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Mould - Sickly not just Unsightly

Updated: Jun 9, 2022

Recent heavy rains for weeks on end and flooding in Australia, I’m predicting are just the beginning of wild weather patterns that will be ongoing that some environmental authorities are saying are evidence of climate change that policymakers are still refusing to acknowledge.

If rising greenhouse gases and warmer temps are expected to be the new norm, then we had better get used to mould being a part of our lives!

When damp, flooding or water leaks impact your home, within 48 hours, you are likely to see mould beginning to move in and flourish.

Mould carries toxicity that is known to impact our immune system and health. For most, it may be mild such as :

  • Sore throat,

  • Chronic cough,

  • Postnasal drip and runny nose,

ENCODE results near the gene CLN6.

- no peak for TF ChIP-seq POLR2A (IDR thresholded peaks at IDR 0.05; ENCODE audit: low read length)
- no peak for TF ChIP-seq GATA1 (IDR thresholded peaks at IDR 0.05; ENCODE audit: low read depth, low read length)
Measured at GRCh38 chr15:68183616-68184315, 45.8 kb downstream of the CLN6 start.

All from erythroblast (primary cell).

• Hayfever symptoms

But it can play havoc for individuals with existing conditions like asthma, eczema, inflammatory issues like migraines, fibromyalgia and chronic infections like sinus issues triggering a worsening of symptoms and making life unmanageable without high prescription medication use - and often then even medication proves to be unhelpful at holding back the overwhelming barrage of symptoms.

What is Mould Illness and how does it present ?

In a small percentage of the population (about 5%), mould can trigger multiple disruptions to body systems and pneumonia and life threatening infection in immunocompromised patients. Some of these mould sensitive individuals will develop chronic illness collectively referred to as CIRS (chronic inflammatory response syndrome). CIRS has a range of often debilitating symptoms such as :

  • skin sensitivity,

  • chronic sinus inflammation,

  • Photophobia and visual disturbances,